The ice slabs on the river groan when the terce sun strikes them, cracking
as the cold night lifts and exposes them to something new.
I listen to their shifting from here, above the sound of wood
stirring, crumbling as the stove’s heat grows and undoes everything.
Tonight at vespers the incense was so thick it filled my lungs, wove
into my hair, my clothes, my soul. It enfolded me as he prayed:
let your love be like incense.
So much that I am overwhelmed by it? Almost wishing it to end, almost wishing to rush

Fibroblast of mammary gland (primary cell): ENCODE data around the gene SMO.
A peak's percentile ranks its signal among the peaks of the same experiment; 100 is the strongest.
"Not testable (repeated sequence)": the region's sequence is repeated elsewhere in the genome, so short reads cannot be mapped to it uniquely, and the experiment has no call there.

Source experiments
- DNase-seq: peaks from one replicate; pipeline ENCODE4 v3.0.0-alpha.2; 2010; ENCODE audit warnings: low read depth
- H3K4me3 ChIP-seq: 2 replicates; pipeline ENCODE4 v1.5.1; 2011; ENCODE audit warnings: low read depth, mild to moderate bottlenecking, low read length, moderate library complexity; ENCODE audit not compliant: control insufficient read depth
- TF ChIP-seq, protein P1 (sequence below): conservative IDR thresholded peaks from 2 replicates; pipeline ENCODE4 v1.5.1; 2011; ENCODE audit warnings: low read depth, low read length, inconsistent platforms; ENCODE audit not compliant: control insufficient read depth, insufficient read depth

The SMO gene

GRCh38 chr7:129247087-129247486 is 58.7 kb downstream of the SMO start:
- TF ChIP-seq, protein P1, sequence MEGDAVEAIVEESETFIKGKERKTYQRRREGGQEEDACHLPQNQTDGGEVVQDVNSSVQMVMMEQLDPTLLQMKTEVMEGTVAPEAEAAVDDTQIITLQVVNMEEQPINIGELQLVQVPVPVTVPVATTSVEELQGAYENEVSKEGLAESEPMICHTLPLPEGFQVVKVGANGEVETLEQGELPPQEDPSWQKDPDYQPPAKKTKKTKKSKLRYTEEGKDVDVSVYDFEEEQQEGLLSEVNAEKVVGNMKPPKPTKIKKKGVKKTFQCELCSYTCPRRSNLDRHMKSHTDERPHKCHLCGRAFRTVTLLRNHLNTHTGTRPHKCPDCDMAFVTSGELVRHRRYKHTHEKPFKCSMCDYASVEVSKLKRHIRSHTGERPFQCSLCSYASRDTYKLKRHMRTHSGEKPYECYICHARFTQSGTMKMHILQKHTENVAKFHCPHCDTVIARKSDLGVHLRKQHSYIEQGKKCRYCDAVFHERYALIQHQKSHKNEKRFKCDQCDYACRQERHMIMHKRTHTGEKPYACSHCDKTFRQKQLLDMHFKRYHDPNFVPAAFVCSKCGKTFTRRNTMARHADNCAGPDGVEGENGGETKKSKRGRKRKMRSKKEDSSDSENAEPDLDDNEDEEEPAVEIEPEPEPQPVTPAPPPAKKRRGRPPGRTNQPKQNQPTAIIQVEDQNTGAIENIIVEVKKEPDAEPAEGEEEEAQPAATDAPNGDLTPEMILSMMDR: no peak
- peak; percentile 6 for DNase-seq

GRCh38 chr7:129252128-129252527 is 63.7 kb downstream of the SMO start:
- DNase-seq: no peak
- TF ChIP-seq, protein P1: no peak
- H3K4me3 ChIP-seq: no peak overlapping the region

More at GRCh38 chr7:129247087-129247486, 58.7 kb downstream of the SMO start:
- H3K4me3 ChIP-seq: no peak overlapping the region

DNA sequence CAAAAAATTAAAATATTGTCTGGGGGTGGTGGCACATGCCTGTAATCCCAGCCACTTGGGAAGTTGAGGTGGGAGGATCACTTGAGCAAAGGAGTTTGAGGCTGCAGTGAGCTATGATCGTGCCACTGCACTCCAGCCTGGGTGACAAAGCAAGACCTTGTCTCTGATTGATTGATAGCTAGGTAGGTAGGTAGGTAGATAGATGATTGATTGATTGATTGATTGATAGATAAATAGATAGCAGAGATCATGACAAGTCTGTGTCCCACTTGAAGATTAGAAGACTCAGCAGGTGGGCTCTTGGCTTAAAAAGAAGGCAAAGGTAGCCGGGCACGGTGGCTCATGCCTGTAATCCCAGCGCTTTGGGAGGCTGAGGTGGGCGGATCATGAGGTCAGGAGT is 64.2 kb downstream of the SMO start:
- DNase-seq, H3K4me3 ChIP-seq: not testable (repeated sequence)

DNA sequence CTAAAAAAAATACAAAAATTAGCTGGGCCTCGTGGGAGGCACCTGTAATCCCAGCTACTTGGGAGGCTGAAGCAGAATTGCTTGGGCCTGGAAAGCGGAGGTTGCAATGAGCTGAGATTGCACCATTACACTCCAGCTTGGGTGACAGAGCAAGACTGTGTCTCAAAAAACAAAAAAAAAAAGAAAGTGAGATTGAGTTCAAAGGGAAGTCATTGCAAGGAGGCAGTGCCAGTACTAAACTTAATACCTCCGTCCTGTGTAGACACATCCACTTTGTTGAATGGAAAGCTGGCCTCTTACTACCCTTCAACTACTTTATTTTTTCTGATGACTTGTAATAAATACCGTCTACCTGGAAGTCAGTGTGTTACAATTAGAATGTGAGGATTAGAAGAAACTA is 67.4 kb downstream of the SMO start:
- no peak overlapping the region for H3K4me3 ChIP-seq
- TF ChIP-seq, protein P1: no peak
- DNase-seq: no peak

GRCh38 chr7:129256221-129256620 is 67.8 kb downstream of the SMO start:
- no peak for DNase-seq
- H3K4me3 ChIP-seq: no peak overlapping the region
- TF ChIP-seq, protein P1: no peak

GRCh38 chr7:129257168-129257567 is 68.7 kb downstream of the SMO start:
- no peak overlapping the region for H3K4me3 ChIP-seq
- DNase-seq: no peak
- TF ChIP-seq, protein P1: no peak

outside into the January air so cold, so fresh, it makes me gasp, stars fierce
above the waning vesper light.
Antony went into the Egyptian desert seeking something, says the monk. He didn’t run
from anything. He ran toward something.
Like you are doing, he adds.
I did not know I was seeking something when I walked into that arid place.
Except to love. To be loved.
I stand now at the mouth of the tomb, wrapped in my grave-clothes and
waiting. The sound of shifting is unmistakable
in the time between compline and the beginning again of matin.
West Newbury, MA